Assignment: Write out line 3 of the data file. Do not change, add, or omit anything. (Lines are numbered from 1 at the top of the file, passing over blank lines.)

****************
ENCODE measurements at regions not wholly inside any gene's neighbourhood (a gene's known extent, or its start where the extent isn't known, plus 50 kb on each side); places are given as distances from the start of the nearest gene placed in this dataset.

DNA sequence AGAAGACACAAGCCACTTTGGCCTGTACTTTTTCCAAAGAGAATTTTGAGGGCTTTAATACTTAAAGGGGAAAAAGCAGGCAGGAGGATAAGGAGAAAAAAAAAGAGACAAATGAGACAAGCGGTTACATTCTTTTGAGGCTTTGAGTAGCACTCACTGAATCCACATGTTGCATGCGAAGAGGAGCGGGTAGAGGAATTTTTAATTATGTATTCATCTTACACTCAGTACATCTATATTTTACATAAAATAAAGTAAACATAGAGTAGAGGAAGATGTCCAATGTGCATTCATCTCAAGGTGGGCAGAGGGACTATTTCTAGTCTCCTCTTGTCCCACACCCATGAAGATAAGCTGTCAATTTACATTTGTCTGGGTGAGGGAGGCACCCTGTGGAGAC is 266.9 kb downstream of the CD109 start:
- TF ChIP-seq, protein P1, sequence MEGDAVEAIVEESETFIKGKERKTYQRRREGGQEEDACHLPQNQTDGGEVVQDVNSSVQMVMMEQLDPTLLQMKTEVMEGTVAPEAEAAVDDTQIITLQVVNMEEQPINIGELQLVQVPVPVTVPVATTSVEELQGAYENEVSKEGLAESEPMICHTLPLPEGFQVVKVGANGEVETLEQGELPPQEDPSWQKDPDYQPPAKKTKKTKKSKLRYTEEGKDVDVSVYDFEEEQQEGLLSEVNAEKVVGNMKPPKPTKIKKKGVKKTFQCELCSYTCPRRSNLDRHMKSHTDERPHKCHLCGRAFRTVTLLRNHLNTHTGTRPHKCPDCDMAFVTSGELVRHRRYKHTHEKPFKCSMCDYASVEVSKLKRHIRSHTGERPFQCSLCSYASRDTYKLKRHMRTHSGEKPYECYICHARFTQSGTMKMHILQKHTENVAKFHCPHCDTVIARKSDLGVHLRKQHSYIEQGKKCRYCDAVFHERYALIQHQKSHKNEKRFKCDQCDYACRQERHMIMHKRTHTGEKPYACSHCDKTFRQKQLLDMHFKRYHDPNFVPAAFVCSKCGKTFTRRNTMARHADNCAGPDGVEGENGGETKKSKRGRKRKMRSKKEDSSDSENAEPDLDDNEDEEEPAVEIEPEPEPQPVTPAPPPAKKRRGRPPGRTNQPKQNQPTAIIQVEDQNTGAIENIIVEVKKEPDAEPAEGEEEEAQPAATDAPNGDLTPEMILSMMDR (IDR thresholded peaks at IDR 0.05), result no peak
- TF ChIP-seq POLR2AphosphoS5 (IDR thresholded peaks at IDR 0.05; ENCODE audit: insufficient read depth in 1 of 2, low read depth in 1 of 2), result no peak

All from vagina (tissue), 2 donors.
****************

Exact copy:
- TF ChIP-seq, protein P1, sequence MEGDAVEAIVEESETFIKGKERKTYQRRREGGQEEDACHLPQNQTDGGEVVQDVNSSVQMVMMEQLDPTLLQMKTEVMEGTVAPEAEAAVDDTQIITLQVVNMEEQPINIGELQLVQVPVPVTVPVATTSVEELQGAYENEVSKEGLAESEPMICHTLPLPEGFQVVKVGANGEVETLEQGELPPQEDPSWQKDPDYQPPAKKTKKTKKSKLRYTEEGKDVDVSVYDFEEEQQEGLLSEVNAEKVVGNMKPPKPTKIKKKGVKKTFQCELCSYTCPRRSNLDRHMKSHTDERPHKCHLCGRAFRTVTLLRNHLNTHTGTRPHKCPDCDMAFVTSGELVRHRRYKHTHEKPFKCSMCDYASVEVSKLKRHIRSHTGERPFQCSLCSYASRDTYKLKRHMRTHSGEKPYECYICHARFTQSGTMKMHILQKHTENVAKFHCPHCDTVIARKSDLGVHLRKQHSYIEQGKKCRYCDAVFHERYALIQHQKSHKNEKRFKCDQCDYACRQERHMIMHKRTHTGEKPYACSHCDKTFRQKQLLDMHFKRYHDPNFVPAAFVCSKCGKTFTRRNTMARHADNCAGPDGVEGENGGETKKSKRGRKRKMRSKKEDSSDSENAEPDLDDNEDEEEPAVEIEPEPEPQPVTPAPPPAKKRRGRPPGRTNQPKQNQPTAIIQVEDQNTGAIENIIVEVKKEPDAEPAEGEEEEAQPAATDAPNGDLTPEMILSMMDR (IDR thresholded peaks at IDR 0.05), result no peak